Teacher: Do you know how many candles?
Jacob: Four.
Teacher's daughter: And the colors?
Jacob: Three purple and one pink!!! (almost shouting by now)

Afterwards, they had a small reception (cake, punch, mixed nuts), and the kids of course flocked to where free cake was. One of the leaders for the adult program is a friend of mine (his wife still works at St. John's) and told me "You guys did great. When I saw you come down late, I was startled, but I thought, if anyone can wing it, it's Bull."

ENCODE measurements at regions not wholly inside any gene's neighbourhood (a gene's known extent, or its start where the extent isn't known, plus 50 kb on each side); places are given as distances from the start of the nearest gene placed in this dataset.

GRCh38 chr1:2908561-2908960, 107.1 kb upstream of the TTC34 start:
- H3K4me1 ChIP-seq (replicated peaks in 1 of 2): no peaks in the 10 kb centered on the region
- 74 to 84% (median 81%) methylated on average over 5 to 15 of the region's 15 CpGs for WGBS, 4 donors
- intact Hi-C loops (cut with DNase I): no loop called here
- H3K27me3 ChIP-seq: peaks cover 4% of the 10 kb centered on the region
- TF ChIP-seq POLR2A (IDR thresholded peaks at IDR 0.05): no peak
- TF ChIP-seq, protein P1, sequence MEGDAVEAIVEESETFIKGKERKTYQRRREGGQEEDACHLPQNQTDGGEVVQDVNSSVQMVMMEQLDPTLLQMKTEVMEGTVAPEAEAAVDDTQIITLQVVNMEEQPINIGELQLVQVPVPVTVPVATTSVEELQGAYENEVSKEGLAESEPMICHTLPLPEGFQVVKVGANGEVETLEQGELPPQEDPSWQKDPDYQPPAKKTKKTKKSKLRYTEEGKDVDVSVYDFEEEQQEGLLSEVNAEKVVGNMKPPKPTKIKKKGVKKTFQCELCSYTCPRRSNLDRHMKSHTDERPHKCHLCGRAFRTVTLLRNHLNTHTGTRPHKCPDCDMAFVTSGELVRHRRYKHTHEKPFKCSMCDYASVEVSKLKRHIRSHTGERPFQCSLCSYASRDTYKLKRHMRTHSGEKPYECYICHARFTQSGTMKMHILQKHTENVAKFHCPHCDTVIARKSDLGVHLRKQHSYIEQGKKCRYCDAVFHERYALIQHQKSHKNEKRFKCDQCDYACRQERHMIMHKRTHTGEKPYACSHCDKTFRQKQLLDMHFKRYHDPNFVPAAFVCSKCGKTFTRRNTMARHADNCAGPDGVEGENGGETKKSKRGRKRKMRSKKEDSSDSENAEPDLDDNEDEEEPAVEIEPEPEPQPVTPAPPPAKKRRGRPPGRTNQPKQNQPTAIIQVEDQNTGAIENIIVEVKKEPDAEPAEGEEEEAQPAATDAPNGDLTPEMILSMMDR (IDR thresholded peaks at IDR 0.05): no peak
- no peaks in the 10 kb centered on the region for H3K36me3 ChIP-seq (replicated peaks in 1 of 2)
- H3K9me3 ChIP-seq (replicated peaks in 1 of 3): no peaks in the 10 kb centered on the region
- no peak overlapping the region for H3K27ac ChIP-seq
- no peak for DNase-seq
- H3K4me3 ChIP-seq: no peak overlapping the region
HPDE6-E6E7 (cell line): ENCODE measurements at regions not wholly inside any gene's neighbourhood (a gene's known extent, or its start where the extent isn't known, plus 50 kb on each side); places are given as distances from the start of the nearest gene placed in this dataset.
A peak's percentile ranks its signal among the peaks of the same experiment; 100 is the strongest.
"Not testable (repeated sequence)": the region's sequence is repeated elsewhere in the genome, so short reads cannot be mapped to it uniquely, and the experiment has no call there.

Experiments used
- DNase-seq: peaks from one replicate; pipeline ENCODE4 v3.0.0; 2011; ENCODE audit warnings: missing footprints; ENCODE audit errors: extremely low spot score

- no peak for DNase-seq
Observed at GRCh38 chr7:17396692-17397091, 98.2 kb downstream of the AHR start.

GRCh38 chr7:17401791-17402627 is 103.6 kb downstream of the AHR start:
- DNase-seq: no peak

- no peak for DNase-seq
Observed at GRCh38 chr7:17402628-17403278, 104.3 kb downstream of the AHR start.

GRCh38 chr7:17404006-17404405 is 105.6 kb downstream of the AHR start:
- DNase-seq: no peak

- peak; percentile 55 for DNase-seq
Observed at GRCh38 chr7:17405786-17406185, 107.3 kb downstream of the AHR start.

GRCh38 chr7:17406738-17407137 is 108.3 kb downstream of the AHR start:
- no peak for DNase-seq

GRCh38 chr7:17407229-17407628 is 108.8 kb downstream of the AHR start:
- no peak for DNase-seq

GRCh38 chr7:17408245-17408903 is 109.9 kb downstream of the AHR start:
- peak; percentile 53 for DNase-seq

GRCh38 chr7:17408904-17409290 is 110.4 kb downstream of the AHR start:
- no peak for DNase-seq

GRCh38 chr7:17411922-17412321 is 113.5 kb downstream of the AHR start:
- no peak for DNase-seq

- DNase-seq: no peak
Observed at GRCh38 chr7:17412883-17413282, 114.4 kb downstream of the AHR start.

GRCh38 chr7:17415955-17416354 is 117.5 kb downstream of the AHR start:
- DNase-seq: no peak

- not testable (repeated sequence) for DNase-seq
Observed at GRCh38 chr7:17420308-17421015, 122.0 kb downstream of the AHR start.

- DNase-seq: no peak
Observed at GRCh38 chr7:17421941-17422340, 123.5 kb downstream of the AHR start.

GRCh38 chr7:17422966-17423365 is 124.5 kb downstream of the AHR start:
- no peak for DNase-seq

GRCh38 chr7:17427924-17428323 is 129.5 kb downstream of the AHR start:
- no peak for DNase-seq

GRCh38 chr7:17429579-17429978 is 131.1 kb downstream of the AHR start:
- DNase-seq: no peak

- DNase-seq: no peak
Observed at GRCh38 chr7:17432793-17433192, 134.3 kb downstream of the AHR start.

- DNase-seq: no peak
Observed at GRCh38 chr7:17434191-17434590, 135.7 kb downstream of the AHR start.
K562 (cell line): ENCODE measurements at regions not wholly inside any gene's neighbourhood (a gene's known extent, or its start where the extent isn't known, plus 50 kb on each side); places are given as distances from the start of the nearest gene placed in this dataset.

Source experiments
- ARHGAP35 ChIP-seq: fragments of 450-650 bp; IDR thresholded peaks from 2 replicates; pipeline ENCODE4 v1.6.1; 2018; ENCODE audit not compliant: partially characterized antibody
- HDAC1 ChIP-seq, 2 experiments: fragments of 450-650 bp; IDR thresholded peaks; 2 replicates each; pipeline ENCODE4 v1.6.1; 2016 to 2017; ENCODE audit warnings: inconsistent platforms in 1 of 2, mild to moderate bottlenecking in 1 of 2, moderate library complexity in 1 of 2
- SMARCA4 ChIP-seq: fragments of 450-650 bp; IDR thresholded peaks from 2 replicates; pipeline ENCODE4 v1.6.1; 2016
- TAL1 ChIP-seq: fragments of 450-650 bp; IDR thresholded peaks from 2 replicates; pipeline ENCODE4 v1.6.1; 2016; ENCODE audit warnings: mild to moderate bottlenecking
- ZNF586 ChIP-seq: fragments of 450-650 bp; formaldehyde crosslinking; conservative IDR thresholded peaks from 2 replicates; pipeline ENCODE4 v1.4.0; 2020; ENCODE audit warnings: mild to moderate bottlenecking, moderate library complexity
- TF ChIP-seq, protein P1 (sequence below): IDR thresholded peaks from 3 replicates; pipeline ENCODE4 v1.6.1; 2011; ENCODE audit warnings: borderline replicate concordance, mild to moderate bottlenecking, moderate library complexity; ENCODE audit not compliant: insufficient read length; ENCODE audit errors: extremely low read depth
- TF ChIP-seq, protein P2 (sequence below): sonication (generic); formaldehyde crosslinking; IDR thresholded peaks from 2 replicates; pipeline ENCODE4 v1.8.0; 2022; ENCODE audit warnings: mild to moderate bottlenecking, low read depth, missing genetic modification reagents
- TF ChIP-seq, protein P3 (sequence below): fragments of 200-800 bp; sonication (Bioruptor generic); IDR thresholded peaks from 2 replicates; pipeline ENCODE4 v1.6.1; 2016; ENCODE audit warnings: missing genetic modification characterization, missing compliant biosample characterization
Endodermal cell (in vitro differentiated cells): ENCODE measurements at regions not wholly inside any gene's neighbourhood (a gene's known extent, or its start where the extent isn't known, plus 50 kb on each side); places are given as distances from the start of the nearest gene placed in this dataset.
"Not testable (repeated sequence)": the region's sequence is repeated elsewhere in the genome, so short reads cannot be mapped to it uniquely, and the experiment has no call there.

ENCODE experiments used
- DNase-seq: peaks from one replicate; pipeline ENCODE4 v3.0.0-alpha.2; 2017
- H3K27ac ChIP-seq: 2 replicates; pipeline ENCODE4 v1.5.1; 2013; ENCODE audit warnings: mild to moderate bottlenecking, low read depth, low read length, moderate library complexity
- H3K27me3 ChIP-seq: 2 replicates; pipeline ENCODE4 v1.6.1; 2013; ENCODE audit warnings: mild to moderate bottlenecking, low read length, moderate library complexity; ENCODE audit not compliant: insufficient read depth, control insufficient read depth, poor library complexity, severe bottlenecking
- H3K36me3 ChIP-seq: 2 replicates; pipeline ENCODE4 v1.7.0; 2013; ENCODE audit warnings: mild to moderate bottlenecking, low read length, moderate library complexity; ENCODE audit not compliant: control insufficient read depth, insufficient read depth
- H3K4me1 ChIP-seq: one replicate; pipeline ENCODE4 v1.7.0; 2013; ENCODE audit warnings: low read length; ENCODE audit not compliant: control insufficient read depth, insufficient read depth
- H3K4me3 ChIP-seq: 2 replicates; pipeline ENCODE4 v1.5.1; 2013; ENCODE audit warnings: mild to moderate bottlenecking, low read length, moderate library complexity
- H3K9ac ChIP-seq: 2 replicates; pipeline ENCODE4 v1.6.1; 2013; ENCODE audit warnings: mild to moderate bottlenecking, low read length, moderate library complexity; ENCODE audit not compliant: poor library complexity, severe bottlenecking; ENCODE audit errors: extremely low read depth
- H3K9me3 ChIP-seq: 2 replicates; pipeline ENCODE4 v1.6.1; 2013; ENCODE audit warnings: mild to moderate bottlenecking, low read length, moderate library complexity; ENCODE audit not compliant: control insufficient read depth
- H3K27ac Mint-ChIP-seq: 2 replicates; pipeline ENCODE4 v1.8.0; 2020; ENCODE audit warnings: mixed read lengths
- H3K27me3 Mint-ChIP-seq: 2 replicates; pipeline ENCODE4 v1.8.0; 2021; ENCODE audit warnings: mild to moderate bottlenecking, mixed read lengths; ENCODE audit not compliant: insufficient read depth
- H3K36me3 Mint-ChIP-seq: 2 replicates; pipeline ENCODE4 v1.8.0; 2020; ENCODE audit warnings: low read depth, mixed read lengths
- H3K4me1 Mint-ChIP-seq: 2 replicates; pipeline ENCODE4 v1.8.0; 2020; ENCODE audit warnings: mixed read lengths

I didn't want to attract attention. I didn't want to be bold. I wanted to be a victim, a whining baby upset that the world doesn't revolve around him. Instead I needed to step forward for my son's sake. It's a legitimate question as to "Why is there such a rigamarole just to get a kid baptized? Can't they just do it?" I guess my only answer is that this is a big deal. A really big deal. This is grace stuff, God stuff. You don't just jump into that with a "Yeah, that sounds fun" level of initiative. You have to want it. You have to be ready to be bold for it.

Saturday - great day for the eldest boy